Subaru Produces 15 Million All-wheel Drive Vehicle

This news story is for the Canadian market only

Subaru produces 15-millionth all-wheel drive vehicle
Symmetrical AWD provides arguably better traction

After producing its 15-millionth "Boxer" engine in February of last year, Subaru once again deserves congratulations for building its 15-millionth all-wheel drive equipped vehicle just one year later.

This milestone model rolled off the line almost 44 years after Subaru introduced its first all-wheel drive equipped vehicle, the Subaru Leone 4WD Estate Van in September of 1972. Soon after, the brand was well regarded for its lineup of unique compact all-wheel drive models, most notably the GL AWD Wagon, which arrived on our market in 1979, the unusual Brat compact pickup based on the back of that GL, and the '94 Outback that's now legend for launching the modern-day crossover era.

Truly, when asked what makes Subaru unique, all-wheel drive comes to the minds of most consumers more often than not. Motorsport fans might bring up the Japanese brand's once dominant world rally championship history, whereas the mechanically-minded will often point to Subaru's adherence to the horizontally opposed "flat" four- and six-cylinder "Boxer" engines already noted, but offering standard all-wheel drive in six of its seven Canadian models and 98 percent of Subaru vehicles sold worldwide, is unheard of within the mainstream volume auto sector, while Subaru's Symmetrical Full-Time All-Wheel Drive is in and of itself a step ahead of most competitors' AWD systems.

The "Symmetrical" name comes from the use of two equal-length half shafts at the front and rear of each AWD-equipped Subaru model (the rear-wheel drive BRZ sports coupe, co-developed with Toyota, is the only Subaru model powered by just two wheels). Subaru uses a variety of AWD systems depending on the application, but they are all full-time systems that don't experience any delay in responding to slippery conditions when compared to slower reacting part-time AWD systems.

You'll need to look way back to 1985 for the first Subaru equipped with Symmetrical Full-Time All-Wheel Drive. That was the very advanced, wedge-like 1986 XT Coupe in non-turbocharged, automatic trim, a model that was followed up with an electronic torque split version of the same AWD system in 1987. At the time its front/rear torque distribution was set to 60/40 by default, with the ability to distribute an even 50/50 when required. A similar active torque split AWD system is still in use by automatic-equipped Subarus today, whether incorporating conventional or continuously variable transmissions.

Subaru introduced its variable torque distribution AWD in the stunning Giorgetto Giugiaro-designed 1992 Alcyone SVX (known just as the SVX here) produced between 1991 and 1996. Notably, this advanced model was successor to the aforementioned XT Coupe, and along with daring styling that pushed status quo boundaries into concept car territory, performance that lived up to its provocative good looks, and a luxurious interior, the AWD system hidden below was set to a front/rear default 36/64 percent torque-split (changed to 45/55 in later versions). A modernized version of this setup is now exclusive to Subaru's legendary WRX when equipped with its optional Lineartronic CVT.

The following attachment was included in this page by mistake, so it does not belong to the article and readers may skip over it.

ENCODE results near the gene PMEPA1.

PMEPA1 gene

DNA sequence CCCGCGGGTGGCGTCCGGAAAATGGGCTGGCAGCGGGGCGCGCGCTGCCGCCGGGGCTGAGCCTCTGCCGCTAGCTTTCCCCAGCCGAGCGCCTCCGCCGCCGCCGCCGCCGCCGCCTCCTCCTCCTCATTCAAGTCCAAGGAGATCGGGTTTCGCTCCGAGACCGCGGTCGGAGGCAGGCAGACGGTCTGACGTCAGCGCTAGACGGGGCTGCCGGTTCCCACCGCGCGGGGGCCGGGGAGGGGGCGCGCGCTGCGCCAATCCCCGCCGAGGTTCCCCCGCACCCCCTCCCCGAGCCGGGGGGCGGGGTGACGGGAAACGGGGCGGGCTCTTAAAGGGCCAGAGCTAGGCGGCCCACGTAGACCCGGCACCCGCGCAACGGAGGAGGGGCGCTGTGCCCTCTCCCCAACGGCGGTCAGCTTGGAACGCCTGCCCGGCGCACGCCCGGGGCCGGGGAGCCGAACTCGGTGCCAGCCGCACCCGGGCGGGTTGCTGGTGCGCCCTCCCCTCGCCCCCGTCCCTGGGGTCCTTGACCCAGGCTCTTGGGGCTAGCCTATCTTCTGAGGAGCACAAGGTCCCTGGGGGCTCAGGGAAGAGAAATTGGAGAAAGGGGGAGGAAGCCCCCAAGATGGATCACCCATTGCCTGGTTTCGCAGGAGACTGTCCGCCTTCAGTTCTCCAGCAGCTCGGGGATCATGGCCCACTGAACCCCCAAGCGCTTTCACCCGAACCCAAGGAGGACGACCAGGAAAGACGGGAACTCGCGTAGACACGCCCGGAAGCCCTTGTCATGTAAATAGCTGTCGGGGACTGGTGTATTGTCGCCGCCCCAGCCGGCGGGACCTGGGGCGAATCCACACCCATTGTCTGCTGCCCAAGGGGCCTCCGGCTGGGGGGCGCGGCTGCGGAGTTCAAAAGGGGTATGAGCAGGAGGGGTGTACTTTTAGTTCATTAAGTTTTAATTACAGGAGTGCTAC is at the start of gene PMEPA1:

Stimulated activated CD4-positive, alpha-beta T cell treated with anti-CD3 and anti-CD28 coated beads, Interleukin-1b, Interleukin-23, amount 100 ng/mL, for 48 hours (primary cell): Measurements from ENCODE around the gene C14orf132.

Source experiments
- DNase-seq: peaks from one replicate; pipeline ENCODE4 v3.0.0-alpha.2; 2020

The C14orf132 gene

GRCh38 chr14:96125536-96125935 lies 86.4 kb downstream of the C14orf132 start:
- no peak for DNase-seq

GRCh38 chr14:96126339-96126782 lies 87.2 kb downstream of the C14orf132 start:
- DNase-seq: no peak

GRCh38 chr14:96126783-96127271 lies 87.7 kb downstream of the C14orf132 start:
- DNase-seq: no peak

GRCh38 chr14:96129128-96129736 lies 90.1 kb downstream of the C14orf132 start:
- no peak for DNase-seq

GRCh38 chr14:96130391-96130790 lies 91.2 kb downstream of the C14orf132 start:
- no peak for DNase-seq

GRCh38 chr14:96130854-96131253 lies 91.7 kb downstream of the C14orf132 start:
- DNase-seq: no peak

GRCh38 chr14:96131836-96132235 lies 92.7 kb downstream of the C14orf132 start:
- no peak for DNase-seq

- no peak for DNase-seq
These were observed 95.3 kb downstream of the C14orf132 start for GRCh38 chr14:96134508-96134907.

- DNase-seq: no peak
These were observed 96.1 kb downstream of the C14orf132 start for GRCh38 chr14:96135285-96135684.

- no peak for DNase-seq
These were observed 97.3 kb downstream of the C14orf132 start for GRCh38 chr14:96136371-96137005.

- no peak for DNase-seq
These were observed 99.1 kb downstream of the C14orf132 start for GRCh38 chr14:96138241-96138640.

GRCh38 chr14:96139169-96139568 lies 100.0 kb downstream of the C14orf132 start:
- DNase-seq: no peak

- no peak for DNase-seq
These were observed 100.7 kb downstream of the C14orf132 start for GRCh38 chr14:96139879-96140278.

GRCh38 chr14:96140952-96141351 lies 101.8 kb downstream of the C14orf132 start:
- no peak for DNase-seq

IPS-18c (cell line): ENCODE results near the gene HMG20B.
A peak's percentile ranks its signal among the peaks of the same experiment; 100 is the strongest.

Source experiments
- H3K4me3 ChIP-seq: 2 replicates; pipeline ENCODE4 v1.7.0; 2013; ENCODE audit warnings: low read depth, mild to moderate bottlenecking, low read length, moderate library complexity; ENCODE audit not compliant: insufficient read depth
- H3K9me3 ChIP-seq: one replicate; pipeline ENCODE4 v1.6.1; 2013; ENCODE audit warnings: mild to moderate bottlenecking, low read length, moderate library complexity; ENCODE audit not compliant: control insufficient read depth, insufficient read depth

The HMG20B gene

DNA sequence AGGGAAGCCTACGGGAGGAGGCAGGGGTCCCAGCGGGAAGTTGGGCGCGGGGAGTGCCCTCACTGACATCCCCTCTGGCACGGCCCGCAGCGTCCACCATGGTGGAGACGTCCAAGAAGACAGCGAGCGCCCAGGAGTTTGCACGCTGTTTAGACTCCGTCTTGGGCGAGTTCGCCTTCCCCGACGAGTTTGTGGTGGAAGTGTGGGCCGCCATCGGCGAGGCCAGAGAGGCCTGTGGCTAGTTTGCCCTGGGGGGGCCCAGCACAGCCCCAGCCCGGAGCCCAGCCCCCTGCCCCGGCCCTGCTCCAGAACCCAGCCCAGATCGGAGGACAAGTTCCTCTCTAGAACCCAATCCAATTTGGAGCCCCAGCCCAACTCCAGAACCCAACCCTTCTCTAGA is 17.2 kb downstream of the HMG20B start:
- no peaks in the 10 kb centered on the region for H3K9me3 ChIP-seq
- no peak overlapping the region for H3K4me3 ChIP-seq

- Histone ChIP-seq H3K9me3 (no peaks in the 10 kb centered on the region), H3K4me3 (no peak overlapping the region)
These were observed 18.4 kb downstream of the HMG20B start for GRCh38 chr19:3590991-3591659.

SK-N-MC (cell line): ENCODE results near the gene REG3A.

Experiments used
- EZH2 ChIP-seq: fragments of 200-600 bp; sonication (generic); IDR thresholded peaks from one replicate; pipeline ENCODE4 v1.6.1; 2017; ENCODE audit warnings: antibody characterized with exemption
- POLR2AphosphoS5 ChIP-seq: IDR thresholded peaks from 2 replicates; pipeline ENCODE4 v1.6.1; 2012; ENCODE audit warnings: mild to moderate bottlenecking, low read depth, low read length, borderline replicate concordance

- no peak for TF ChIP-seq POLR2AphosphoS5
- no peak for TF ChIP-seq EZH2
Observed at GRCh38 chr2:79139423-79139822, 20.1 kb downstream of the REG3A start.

Alternatively if you purchase one of today's manual-equipped Subarus, except for the WRX STI, you'll get Symmetrical AWD with a viscous-coupling centre differential, this limited-slip design set up with a permanent 50/50 front/rear torque-split.

The WRX STI utilizes a more sophisticated Driver Controlled Centre Differential with a helical-type front differential and a TORSEN (torque-sensing) rear differential, resulting in a triple-differential design and the unique ability for real-time driver adjustment from a 41/59 front/rear torque-split to 50/50 via a lower console-mounted dial.

As you can see there are many ways to arrive at Symmetrical Full-Time All-Wheel Drive, but one thing remains the same no matter which version chosen or the powertrain mated to it, total reliability. The Subaru name has long been synonymous with dependability, common knowledge that was recently backed up by a best overall score amongst mainstream volume brands in Consumer Reports' 2016 report card on reliability.

Symmetrical Full-Time All-Wheel Drive is currently standard in the 2016 Impreza 4-Door and 5-Door compact models, the 2016 Crosstrek and Crosstrek Hybrid compact crossover, 2016 Forester compact SUV, 2016 Legacy mid-size sedan, 2016 Outback mid-size crossover, and the 2016 WRX and WRX STI.

Story credits: Trevor Hofmann, Canadian Auto Press
Photo credits: Subaru
Copyright: Canadian Auto Press Inc.

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